Google Apps Script and G Suite APIs, by Sundar Solai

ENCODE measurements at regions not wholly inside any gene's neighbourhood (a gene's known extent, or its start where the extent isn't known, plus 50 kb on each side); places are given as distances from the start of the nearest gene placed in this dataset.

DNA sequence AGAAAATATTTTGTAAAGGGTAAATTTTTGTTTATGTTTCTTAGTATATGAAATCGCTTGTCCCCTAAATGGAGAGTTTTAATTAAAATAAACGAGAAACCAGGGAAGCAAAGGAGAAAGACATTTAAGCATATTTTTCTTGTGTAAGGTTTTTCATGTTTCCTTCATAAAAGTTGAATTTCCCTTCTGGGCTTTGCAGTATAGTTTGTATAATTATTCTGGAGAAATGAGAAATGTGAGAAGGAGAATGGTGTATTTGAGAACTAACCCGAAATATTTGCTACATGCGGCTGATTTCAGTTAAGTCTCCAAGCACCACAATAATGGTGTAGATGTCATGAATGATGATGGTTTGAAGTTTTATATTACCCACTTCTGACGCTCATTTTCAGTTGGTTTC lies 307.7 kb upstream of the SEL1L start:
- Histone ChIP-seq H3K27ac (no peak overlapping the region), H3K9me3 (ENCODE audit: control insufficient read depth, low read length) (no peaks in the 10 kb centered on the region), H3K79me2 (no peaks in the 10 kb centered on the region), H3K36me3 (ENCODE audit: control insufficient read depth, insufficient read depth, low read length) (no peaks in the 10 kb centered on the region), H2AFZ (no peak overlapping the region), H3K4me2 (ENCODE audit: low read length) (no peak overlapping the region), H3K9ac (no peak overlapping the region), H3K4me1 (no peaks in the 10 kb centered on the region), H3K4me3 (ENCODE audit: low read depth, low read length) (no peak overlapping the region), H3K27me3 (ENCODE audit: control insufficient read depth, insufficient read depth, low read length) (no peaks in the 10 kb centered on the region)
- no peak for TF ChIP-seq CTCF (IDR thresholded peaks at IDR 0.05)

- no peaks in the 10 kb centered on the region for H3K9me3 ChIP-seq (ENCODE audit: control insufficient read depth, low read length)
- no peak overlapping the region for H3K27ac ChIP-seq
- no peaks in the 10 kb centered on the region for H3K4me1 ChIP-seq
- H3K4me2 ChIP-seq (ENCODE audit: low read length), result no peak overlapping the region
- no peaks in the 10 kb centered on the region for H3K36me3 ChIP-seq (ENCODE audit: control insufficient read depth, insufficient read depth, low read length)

SUNDAR SOLAI: Hello, everybody My name is Sundar Welcome to the CS50 seminar It’s great to see so many people here in person And hello to everyone tuning in online as well So just a little bit about myself before we get started So, like I said, my name is Sundar I’m a junior here at Harvard, and I live in Currier House I study computer science, and I also really love statistics I was on CS50 staff last year as a teaching fellow And I’m really happy to be back and sharing this technology through Google with a lot of there really useful APIs I spent this past summer interning at Google in California, where I was on the G Suite team And I’ll tell you a lot more about the various APIs that we have and how you can use those in your own final projects, or whatever else you might be working on So let’s get started OK, so what is G Suite? It’s essentially a platform of all your favorite Google applications, including but not limited to what you see here, including Gmail, Calendar, Docs, Sheets, Slides, Forms and all these other really useful tools for productivity And so G Suite has both the consumer applications that you’re used to, but, also, a big part of it is the enterprise solutions So, for instance, at college we have @college.harvard.edu email addresses, which are done through G Suite And so all the services that we use have Google products that tie into them So, for instance, I could look at my college calendar through Google Calendar And, today, the focus is going to be on the various APIs that you can use to programmatically interact with G Suite So in addition to being probably a user of these products, you can be a developer and incorporate programmatic interactions with these platforms, so that users of your own applications might be able to generate spreadsheets on the fly Or, once a Google form gets submitted, perhaps a certain action takes place every time someone submits a form And so we’ll talk about different examples like that And then you can brainstorm on your own to see how that might work into your own workflows So I’m going to spend the first part of this talk describing how you might interact with the APIs in the traditional way And then we’ll talk about Google Apps Script, which is this really amazing– and I’m surprised by how many people still haven’t heard of it because it’s fabulous in how quickly you can interact with the Google APIs without really having to do any overhead in getting started So we’ll talk about the traditional way first And then we’ll get into that too So say I want to create a project, and I want to use the YouTube API So how would I do that? So the first step is to navigate to console.developers.google.com And this is the Developer Console where you can create a project So you see here there’s that Select a Project dropdown And you can either use an existing project or create a new one So you navigate there and do whatever is appropriate And then you can enable whichever APIs you think you might be using in your application And so you’ll see here there are really a ton of APIs available I think since I created this slide the interface has actually changed a tiny bit But the point remains that there are a lot of APIs from Android, to YouTube, to G Suite that you can just flip on and then you can get the credentials to actually use those APIs in your application So this is in the Library tab that you see here But once you enable the APIs, then you can get the credentials at the next step And so once you get the credentials, you can download what’s called an API key And then use that to prove to Google, hey, it’s me I’m going to be using the Google Drive API Let me read files from the Drive So you do that And now I’m going to show some Python examples of how you might actually do this off process to prove to Google you are indeed who you say you are, and therefore, you should have access to the API So there’s two different kinds of off that you could be doing, either simple or authorized And so I’ll point out the distinction here and then we’ll dig in a little bit to what this code actually does and what the differences are So, in one case, the simpler case, you have simple API access And this is for things such as the YouTube Data API where the point of you interacting with the API is not to do anything that’s really user specific, so more just general I want to search YouTube and show the top 10 cat videos or something like that And on the other hand, you might need more sophisticated authorization because you might be parsing a user’s Gmail messages and then creating calendar events based on that And so that requires a higher level access to what the user actually wants to be doing And so for that reason, you’re going to need to do a little bit more in the boiler plate So let’s actually take a look at this So these examples are in Python, but that doesn’t mean that you’re restricted to Python In fact, you can basically use any programming language you want And the Google API client library should be available for that And you can always use with HTTP, get and post requests as well So looking at the simple API access boilerplate, it’s really only three lines So first we import the API client